(For example, if there were five delegates from a state and they voted on an issue, if three voted yes and two voted no, the state would vote yes.)

The Continental Congress had power because some Americans decided to recognize that it did, so it became the government for the American colonies during the rebellion against the king.
Washington from Virginia; early in the war, a southern general commanding a mostly northern army strengthens the bond between north and south.
Three types of soldiers in Revolution

militia-civilians serving as temporary soldiers;
did not often travel far from home colony.


regulars-professional soldiers serving a sovereign nation; traveled broadly


mercenaries-hired soldiers; traveled broadly while paid (Germans)
warm up: Cause and Effect, put the following events in chronological order.

A. The Intolerable Acts are passed by Parliament
B. The Battle of Lexington and Concord
C. The First Continental Congress meets
D. The Boston Tea Party

After Lexington and Concord, militia place Boston under
siege
. See map p. 115

Geography in War
1. Hills and landforms
2. Waterways
transportation
communication
defense
supplies/resources a constant worry for the Continental Army
weapons, food, clothing, pay, shelter, medicine
Two Groups of Americans

Patriots/Rebels: fighting against the King, will fight for independence.

Loyalists: loyal to King George III
General Howe departs Boston but will return to New York in July, 1776

With his brother (August),

and over 150 ships,

and over 30,000 British regulars and German Mercenaries.

Staten Island Peace Conference
September 11, 1776

General Howe
Benjamin Franklin, John Adams, Edmund Rutledge

Americans want their independence recognized, but Howe does not have the authority to deal with that situation.

Conference lasts just 3 hours.

July 2, 1776: Continental Congress votes unanimously in favor of independence (NY abstains)

July 4, 1776: Congress adopts the Declaration of Independence.

Richard Henry Lee of Virginia, proposed Lee Resolution, or resolution of Independence, on June 7, 1776
brother to Francis Lightfoot Lee.
both signed Declaration of Independence (with 54 others)
(Second cousin once removed of Light Horse Harry Lee, father of Robert E. Lee, who would marry Mary Anna Randolph Custis, step-great-granddaughter of George Washington)
Population during revolution
about 2.5 million (20% African descent)
Deaths: about 25,000
(8,000 in combat, 11,000 privateers estimated to have died on British prison ships near NY)

about 24,000 British casualties
Who was left out?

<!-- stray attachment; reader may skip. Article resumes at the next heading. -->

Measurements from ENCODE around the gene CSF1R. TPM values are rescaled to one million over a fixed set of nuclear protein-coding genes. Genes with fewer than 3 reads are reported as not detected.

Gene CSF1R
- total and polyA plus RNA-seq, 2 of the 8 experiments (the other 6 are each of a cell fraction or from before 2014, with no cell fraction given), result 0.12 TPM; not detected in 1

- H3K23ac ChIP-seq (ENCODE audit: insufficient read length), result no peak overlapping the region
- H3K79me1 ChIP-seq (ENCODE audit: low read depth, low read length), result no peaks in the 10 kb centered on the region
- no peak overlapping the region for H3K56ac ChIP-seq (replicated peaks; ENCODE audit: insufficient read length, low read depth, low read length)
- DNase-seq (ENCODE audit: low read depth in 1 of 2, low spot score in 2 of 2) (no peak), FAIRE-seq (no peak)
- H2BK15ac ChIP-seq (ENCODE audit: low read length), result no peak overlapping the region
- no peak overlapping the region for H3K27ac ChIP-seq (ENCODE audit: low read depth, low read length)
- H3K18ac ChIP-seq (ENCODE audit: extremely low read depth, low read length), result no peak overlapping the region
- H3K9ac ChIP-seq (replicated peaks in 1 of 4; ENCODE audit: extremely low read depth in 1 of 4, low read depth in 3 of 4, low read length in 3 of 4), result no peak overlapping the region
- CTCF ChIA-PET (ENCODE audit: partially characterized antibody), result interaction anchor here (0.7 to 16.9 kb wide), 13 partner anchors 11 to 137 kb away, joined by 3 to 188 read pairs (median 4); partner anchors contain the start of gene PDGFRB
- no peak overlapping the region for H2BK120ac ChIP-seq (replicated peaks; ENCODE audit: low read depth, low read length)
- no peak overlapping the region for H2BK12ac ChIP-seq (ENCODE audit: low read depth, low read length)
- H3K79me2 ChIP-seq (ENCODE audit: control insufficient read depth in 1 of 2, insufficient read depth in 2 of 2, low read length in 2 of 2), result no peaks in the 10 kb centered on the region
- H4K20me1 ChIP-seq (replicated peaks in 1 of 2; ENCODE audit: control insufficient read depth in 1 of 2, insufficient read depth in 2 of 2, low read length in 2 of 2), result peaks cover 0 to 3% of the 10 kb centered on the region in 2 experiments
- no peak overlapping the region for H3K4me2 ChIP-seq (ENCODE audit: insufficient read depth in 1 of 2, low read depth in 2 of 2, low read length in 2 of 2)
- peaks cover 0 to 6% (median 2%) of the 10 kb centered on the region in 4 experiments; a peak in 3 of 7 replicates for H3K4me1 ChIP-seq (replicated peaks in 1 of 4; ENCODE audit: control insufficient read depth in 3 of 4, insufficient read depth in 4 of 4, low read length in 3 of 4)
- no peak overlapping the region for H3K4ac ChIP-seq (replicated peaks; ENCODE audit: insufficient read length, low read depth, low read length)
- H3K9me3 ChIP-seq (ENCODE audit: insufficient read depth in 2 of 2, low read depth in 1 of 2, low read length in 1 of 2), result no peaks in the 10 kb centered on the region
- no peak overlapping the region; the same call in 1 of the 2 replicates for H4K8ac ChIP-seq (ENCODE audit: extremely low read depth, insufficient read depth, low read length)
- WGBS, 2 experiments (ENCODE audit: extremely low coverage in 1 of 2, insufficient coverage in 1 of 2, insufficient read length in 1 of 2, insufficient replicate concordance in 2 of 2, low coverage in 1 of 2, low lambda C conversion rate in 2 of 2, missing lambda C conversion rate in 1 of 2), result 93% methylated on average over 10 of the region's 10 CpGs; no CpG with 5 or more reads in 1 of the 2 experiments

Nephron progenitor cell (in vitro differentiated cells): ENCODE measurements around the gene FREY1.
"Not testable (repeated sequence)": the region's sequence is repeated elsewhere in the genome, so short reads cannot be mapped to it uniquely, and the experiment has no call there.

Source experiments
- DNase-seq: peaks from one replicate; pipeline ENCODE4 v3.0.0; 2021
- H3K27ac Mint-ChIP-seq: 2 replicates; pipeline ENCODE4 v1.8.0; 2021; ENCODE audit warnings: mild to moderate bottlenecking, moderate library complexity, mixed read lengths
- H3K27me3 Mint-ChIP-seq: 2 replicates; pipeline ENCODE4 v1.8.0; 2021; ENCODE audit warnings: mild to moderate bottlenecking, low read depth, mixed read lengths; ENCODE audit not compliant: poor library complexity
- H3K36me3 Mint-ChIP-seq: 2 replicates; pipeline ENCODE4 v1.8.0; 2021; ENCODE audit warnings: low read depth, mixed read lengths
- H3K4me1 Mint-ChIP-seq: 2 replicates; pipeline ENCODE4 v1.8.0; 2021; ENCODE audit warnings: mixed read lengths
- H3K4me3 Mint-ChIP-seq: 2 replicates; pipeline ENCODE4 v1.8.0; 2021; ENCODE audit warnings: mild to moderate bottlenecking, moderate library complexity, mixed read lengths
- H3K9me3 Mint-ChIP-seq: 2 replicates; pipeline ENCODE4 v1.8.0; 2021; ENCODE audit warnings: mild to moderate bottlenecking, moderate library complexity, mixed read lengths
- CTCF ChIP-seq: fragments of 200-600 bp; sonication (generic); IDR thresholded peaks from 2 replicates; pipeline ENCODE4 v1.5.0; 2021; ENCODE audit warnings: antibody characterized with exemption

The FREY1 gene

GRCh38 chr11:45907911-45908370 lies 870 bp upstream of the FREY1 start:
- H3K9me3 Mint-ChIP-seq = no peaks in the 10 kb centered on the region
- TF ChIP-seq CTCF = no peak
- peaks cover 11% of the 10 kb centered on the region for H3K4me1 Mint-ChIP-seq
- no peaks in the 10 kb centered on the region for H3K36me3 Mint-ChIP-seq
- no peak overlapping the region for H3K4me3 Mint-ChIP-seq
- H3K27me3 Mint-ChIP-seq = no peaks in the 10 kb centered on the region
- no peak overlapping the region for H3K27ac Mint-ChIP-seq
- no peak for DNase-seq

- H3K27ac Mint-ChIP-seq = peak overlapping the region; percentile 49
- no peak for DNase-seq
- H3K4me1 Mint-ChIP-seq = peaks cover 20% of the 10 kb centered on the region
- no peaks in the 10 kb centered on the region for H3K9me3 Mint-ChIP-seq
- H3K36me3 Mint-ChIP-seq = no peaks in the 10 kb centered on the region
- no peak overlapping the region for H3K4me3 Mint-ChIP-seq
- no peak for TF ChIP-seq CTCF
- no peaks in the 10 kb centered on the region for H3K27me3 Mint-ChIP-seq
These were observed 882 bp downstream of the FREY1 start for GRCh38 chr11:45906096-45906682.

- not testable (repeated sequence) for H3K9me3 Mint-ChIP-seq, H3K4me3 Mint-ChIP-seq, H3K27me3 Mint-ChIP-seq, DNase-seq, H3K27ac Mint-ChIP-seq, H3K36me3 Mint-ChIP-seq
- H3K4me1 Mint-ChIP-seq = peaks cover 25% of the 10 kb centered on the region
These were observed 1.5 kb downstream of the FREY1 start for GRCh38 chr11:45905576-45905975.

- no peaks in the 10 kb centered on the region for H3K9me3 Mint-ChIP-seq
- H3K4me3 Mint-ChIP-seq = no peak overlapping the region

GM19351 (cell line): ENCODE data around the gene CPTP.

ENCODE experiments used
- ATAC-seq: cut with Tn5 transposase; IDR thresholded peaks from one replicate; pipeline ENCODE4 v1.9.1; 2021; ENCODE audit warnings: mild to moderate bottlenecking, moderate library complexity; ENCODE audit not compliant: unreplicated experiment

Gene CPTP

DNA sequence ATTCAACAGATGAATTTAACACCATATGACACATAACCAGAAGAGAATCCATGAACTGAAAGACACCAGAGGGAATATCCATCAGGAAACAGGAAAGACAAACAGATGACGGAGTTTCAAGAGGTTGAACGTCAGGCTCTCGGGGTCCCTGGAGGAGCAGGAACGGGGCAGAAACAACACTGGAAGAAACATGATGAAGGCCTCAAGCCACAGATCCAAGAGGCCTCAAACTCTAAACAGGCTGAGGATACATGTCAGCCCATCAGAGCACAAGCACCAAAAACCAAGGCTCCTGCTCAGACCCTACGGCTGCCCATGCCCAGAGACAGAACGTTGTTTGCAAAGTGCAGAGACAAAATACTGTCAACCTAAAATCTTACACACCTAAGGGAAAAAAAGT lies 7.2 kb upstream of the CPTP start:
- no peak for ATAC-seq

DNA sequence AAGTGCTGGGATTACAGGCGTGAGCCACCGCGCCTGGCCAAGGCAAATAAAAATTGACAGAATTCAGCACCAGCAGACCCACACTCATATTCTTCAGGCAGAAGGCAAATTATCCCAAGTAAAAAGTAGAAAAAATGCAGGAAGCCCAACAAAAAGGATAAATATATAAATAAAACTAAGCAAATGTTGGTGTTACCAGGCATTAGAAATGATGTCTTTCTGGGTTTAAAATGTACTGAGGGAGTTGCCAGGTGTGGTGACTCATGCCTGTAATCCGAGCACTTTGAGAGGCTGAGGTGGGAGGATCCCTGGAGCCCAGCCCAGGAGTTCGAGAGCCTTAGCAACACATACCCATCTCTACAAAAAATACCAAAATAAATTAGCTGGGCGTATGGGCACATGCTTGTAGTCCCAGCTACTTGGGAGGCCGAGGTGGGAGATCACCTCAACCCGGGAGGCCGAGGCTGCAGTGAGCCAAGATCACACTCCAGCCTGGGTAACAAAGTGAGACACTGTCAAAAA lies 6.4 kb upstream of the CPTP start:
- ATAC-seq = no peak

Initially, free African Americans could NOT serve in the Continental Army.

November, 1775 Lord Dunmore's proclamation said slaves who supported the British could gain their freedom.

December, 1775 Washington says Patriots should recruit and in 1776 Patriots begin to recruit free African Americans into the Continental Army. Slaves will also serve in militias and the Continental Army.

About 9,000 African Americans will serve the Patriot cause. Some slaves gained freedom, and some did not.

1st Rhode Island Regiment: African American, Native American, and whites soldiers. Considered the first African American regiment.

However, not much changed for black veterans, and by 1792 Congress banned blacks from serving in the military.
Winter of 1777 at Morristown, NJ

Small pox kills 4 of 10 infected.

Washington has army inoculated against smallpox
1 of 50 inoculated die.
September 1776 in New York
1. THESE are the times that try men's souls.

2. The summer soldier and the sunshine patriot will, in this crisis, shrink from the service of their country;

3. but he that stands by it now, deserves the love and thanks of man and woman.

4. Tyranny, like hell, is not easily conquered; yet we have this consolation with us, that the harder the conflict, the more glorious the triumph.

5. What we obtain too cheap, we esteem too lightly: it is dearness only that gives every thing its value.

6. Heaven knows how to put a proper price upon its goods; and it would be strange indeed if so celestial an article as FREEDOM should not be highly rated.


Britain, with an army to enforce her tyranny, has declared that she has a right (not only to TAX) but "to BIND us in ALL CASES WHATSOEVER" and if being bound in that manner, is not slavery, then is there not such a thing as slavery upon earth. Even the expression is impious; for so unlimited a power can belong only to God.
Fort Washington
November 16, 1776

53 killed, 96 wounded, 2818 captured
100 cannons lost

Fort Lee supplies captured by British
Battle of Long Island/Brooklyn Heights
August 27, 1776

Washington: 19,000 casualties: 300/1,100
Howe: 32,000 casualties: 63/314/23
Battle of Harlem Heights
September 16, 1776

Washington: 2,000 casualties: 30/100
British: 5,000 casualties: 14/157


Battle of White Plains
October 26, 1776

Washington: 14,500 (28/126)
Howe: 14,000 (313 casualties)
Battle of Trenton
December 26, 1776

Washington: 2400 (0/4/0
Rall: 1400 (22/92/948)
Freeman's Farm
September 19, 1777

Gates: 7000 (65/218)
Burgoyne: 6000 (600)

British left holding the field
October 7, 1777 Battle of Bemis Heights

Burgoyne Surrenders at Saratoga on October 17, 1777.

Gates: 11000 (50/150)
Burgoyne: 6300 (600//5300)

The Turning Point of the Revolution
The French will make an alliance with the United States in 1778, and send soldiers and ships to fight the British.
Siege of Yorktown
September 28-October 19, 1781

Washington: 11,133 (23/65)

Rochambeau: 7800 (60/193)

Cornwallis: 8885 (156/326/8087)
Washington loses to Howe at the battles of Brandywine Creek on September 11, and Germantown on October 4, 1777, giving the British access to the American's capital of Philadelphia, Pennsylvania.